In my opinion, Gartner released an excellent research report titled, Improve Your Threat Detection Function With Deception Technologies, authored by Gorka Sadowski and Rajpreet Kaur. It was published on March 27, 2019. CounterCraft was recognized as a Representative Provider in this report.
According to the report, “Security and risk management leaders looking for tools to build or expand their threat detection and response function should include deception tools in their stack. These tools are enterprise-ready and fully capable of delivering on five key use cases discussed in this document.” Gartner identified five use cases of deception (see Figure 1 below). In this blog post I want to focus my attention on uses cases 3, 4 and 5. These three uses cases include: 3. Production of local IoC and MRTI, 4. Integrated proactive threat hunting, and 5. Active attacker engagement.
That said if you are in investing in deception technology then I believe you need to ensure it encompasses all five uses cases because you want to future proof your security investment. It may be that currently you want to use deception to meet simple uses cases such as threat detection and lateral movement. However, it is clear to me that no organisation can remain stagnant when it comes to its security posture due to the ever-changing threat landscape. We believe that CounterCraft encompasses all five uses cases, with particular emphasis and expertise on the more advanced use cases.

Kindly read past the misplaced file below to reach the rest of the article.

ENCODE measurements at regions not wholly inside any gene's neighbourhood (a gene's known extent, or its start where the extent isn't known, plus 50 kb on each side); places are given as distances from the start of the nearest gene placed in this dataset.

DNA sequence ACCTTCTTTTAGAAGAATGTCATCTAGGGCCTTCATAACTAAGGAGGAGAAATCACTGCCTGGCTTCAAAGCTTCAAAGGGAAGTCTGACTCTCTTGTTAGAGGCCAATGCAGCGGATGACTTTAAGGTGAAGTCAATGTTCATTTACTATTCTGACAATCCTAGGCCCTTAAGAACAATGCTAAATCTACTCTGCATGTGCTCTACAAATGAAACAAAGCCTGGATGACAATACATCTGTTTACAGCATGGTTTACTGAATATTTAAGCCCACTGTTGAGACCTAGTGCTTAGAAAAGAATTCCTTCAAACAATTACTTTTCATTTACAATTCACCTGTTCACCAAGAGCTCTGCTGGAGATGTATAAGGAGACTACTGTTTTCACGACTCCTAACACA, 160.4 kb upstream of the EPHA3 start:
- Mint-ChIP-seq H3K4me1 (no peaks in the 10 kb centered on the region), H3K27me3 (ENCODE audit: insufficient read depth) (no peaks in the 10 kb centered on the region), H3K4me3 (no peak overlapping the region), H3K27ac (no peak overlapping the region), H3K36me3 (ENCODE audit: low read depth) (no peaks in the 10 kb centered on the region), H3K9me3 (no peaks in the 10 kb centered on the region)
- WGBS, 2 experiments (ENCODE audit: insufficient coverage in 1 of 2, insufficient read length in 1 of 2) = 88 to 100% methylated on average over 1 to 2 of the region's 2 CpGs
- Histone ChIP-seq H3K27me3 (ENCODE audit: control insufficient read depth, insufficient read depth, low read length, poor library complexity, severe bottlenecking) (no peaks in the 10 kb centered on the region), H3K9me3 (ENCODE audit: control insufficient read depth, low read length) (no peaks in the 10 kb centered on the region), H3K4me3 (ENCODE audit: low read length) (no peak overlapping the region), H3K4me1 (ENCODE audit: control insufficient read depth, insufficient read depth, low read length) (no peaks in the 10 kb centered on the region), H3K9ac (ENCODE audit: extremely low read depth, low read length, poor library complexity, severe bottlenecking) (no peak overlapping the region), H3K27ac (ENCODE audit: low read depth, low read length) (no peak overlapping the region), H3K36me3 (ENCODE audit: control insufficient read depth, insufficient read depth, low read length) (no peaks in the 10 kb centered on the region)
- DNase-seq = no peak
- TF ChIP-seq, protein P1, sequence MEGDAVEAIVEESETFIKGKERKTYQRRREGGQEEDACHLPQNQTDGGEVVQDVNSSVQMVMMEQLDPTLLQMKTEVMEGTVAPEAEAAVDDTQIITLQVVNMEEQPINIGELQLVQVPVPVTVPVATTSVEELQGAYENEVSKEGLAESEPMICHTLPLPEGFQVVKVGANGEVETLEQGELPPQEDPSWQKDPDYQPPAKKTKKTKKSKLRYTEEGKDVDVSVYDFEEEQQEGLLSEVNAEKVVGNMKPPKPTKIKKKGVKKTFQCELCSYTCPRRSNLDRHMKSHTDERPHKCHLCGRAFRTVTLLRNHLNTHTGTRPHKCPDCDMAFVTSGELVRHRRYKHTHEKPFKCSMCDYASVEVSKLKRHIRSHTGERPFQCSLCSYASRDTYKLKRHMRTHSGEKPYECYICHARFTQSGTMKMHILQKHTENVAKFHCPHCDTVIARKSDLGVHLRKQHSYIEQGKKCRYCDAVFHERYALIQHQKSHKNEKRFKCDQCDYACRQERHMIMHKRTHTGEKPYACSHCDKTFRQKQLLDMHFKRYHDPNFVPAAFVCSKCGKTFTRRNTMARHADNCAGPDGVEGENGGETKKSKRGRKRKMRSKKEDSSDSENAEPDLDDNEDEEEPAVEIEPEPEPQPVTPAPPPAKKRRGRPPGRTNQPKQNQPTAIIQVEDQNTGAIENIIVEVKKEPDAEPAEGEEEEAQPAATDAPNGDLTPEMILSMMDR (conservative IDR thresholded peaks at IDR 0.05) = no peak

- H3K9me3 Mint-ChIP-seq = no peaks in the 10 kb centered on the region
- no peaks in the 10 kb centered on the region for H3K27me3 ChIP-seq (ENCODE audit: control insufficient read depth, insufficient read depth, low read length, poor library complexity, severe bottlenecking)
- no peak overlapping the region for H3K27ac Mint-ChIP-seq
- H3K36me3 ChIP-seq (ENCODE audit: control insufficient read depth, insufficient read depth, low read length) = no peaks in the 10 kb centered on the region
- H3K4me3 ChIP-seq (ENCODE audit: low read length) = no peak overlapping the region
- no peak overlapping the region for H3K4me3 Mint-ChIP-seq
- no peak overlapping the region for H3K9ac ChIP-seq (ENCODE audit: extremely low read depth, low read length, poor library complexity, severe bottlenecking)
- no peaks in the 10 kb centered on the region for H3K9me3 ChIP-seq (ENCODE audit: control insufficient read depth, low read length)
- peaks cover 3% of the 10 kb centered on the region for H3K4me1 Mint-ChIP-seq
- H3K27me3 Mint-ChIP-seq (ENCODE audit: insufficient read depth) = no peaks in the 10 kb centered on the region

Why Deception? The CounterCraft Prespective
I believe this report brings to light the current struggle that many in security teams face, which is how to deal with an ever-expanding mountain of data. From within this data they must connect the dots and identify the threat. This is as it sounds, a resource intensive process with no guaranteed outcomes. I believe this is eloquently encapsulated in the report as “Right Data Versus Big Data”. According to the report:
“Threat detection approaches so far have mainly relied on a big data approach. This entails getting as much telemetry as possible from all corners of the organization, and performing the best possible analytics on this dataset to expose potential threats. This approach has proven valuable but at a cost. Log centralization is expensive in operational costs, log management is expensive in storage, and log analytics is expensive in compute. Deception approaches the threat detection problem differently. Deception tools will deploy an ecosystem of deception artifacts across the organization in the form of fakes or decoys that nobody is supposed to interact with (see “Applying Deception Technologies and Techniques to Improve Threat Detection and Response”). Deception tools will not generate any noise unless interacted with, in which case they will start providing extensive telemetry on what the attacker is doing.
- Deception tools adopt a right data approach, as opposed to a big data approach.” *
So, if you are an organisation that faces such challengers then please read on. Apart from bringing the right data at the right time to the security team, a key finding of the report is, “Contrary to more traditional approaches to security, where the defender has to be right 100% of the time and the attacker just needs to be lucky once, deception tools can turn this model upside down. Now the attacker has to be right 100% of the time or trip a mine, and the defender just needs to be lucky once and a mine trips.”